Have you ever looked at all the inane photos of their food/cats/babies your friends put on the Internet and thought, "I wish they had the ability to post literally thousands more of these every day"? Well, now they can, thanks to a revolutionary new invention: Meet the Memoto, the "lifelogging camera" you clip onto your chest that automatically snaps a picture of whatever's in front of you every 30 seconds.
If you're in a public restroom and see one of these, run.
The photos are automatically uploaded to the Memoto app, where you can choose which ones you want to post to places like Facebook or Instagram, but let's face it: We all know at least one asshole who's gonna leave the "Share All" option checked by default. So brace yourselves for lots and lots of pictures of ... what, exactly? Nothing too interesting, it turns out.
You see, since their overwhelmingly successful Kickstarter back in November, Memoto has been criticized for privacy concerns that make Google Glass look tame, but we think there's a far bigger problem its creators aren't addressing -- this may be a cool gadget for people vacationing in exotic locales or working in titty bars, but for the majority of us who don't go scuba diving one day and ice skating the next, our Memoto feeds are going to look more like this:
Digital Vision./Digital Vision/Getty Images
Except, you know, from the other side. Thankfully.
Seriously. Let's break down the numbers: Studies have found that we watch an average of five hours and five minutes of television per day, meaning 610 pictures of your daily Memoto feed will be comprised of nothing but images of shows you've already seen and ads you hate. But we do other important things during our day, right? Yeah, like stare at a computer screen, which we do on an average of three hours and seven minutes per day -- that's 374 daily Memoto pictures of you losing at Minesweeper, browsing novelty lamps on eBay, and wasting time on comedy websites.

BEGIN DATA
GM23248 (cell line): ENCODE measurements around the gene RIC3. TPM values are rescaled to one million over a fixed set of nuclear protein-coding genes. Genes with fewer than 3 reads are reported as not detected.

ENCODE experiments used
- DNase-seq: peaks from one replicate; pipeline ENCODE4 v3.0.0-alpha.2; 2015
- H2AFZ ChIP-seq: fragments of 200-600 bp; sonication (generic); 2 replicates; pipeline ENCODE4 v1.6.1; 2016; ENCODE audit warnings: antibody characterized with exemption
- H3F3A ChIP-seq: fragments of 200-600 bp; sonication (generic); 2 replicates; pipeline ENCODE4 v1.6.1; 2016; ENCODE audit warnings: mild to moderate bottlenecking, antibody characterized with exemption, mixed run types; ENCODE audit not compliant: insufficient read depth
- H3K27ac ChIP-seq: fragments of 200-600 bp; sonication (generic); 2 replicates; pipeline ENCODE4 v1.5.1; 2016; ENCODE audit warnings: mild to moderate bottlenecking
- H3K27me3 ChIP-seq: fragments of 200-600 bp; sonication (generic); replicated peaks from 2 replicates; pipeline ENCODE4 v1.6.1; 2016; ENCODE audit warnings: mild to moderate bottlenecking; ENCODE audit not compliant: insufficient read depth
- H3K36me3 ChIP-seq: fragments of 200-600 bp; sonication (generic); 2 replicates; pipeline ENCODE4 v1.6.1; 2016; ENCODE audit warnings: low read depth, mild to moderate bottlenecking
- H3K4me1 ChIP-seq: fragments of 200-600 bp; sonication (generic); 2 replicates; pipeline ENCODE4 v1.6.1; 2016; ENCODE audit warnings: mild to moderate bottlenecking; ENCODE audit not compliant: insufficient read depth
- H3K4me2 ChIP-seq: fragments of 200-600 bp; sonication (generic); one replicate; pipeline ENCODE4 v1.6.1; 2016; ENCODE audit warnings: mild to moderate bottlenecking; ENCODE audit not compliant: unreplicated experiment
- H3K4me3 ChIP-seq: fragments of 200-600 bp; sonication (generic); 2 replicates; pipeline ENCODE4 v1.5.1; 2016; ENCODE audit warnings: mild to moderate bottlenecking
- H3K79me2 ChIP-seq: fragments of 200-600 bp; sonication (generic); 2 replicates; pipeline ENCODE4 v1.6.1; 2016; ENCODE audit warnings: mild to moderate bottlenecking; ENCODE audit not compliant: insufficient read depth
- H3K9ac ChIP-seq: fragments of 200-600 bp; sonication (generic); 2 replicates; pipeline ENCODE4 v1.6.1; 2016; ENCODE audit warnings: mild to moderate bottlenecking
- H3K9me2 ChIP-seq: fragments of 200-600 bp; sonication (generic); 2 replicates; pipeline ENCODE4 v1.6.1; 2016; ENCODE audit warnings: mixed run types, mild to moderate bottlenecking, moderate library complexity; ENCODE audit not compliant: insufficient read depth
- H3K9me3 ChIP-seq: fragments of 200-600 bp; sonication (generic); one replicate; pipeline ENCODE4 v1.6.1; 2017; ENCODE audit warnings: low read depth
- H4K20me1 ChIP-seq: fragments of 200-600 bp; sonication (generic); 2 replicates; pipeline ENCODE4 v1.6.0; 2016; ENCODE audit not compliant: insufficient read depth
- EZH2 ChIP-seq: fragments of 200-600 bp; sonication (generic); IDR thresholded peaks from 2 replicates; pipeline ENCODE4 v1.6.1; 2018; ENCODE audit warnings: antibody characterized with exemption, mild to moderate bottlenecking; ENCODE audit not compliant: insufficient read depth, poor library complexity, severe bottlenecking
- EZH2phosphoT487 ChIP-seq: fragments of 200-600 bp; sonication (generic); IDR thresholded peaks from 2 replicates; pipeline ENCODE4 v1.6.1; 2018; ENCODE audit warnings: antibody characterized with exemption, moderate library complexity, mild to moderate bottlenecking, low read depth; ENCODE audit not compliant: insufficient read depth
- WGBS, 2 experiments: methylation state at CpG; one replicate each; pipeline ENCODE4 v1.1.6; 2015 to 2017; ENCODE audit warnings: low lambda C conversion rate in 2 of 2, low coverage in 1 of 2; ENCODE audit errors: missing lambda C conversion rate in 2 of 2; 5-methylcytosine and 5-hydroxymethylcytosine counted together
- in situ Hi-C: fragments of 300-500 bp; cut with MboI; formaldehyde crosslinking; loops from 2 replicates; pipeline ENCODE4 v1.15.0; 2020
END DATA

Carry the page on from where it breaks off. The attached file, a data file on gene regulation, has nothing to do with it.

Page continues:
Comstock Images/Comstock/Getty Images
"This is from the summer of 2013, when I got heavily into Dragon Ball hentai."
Of all those pictures, 810 a month will be photos of our Facebook profiles, considering the average of six and a half hours we log on Facebook per month -- on the upside, we'll finally have some documentation and evidence of all that risky buying and selling on FarmVille. To be fair, the Memoto app can organize the pictures for you ... but only if you pay for their cloud service (it's only free for a year). Everyone else will have to spend a considerable amount of time sorting through the thousands of pictures snapped by their nipple-camera on a daily basis to find something fit for public consumption.
"These are from the week when I had the shits. I have 9,000."
And that's where this whole thing starts getting Inception-y: even if you're an outgoing person, you'll inevitably end up with hundreds of pictures of your phone on your phone. Studies have found that we spend roughly an hour a day using smartphones, equating to about 116 Memoto pictures per month. What's gonna happen when someone is scrolling through thousands of Memoto pictures and sees a photo of themselves ... scrolling through thousands of Memoto pictures? If that causes the entire world to be sucked into a black hole, at this point we're not sure we'd even feel bad about it.